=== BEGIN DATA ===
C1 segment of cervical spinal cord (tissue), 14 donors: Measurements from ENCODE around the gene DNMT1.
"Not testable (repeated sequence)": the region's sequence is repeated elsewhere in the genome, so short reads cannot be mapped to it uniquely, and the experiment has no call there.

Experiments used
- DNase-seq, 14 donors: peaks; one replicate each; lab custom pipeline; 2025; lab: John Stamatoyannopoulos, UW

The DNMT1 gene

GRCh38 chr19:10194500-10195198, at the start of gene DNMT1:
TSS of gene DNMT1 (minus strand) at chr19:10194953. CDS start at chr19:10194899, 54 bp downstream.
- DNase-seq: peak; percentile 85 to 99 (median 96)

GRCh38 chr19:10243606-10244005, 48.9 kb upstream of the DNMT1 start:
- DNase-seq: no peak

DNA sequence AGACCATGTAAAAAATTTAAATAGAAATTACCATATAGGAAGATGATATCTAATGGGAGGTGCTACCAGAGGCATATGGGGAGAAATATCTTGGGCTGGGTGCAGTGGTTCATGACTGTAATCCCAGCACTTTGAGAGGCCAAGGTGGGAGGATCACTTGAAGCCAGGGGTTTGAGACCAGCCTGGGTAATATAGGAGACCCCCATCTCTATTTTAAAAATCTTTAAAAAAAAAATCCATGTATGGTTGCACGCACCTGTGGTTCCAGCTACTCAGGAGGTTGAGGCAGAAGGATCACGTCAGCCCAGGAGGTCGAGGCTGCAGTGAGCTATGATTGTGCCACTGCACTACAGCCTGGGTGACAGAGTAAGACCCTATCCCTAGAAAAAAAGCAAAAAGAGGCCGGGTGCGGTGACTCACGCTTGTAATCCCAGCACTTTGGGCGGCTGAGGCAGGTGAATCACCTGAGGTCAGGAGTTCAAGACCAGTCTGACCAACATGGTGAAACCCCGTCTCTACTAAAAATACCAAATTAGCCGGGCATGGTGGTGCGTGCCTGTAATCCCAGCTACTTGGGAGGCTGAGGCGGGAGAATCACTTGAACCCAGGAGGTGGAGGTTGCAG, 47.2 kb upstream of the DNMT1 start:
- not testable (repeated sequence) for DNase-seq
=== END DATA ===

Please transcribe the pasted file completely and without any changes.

C1 segment of cervical spinal cord (tissue), 14 donors: Measurements from ENCODE around the gene DNMT1.
"Not testable (repeated sequence)": the region's sequence is repeated elsewhere in the genome, so short reads cannot be mapped to it uniquely, and the experiment has no call there.

Experiments used
- DNase-seq, 14 donors: peaks; one replicate each; lab custom pipeline; 2025; lab: John Stamatoyannopoulos, UW

The DNMT1 gene

GRCh38 chr19:10194500-10195198, at the start of gene DNMT1:
TSS of gene DNMT1 (minus strand) at chr19:10194953. CDS start at chr19:10194899, 54 bp downstream.
- DNase-seq: peak; percentile 85 to 99 (median 96)

GRCh38 chr19:10243606-10244005, 48.9 kb upstream of the DNMT1 start:
- DNase-seq: no peak

DNA sequence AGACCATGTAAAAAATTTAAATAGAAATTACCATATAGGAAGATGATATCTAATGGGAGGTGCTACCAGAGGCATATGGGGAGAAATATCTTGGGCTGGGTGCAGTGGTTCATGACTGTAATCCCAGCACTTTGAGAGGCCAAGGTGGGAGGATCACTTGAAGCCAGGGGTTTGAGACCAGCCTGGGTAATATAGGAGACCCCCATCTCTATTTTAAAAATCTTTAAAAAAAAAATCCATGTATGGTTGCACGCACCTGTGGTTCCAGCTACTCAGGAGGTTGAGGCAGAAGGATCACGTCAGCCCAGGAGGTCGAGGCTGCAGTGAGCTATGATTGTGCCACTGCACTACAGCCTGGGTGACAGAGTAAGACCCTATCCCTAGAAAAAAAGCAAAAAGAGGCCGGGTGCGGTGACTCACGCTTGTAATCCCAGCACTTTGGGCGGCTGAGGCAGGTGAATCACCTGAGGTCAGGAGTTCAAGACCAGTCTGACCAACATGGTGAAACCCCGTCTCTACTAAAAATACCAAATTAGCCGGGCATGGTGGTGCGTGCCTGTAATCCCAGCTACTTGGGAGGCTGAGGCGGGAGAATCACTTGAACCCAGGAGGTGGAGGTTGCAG, 47.2 kb upstream of the DNMT1 start:
- not testable (repeated sequence) for DNase-seq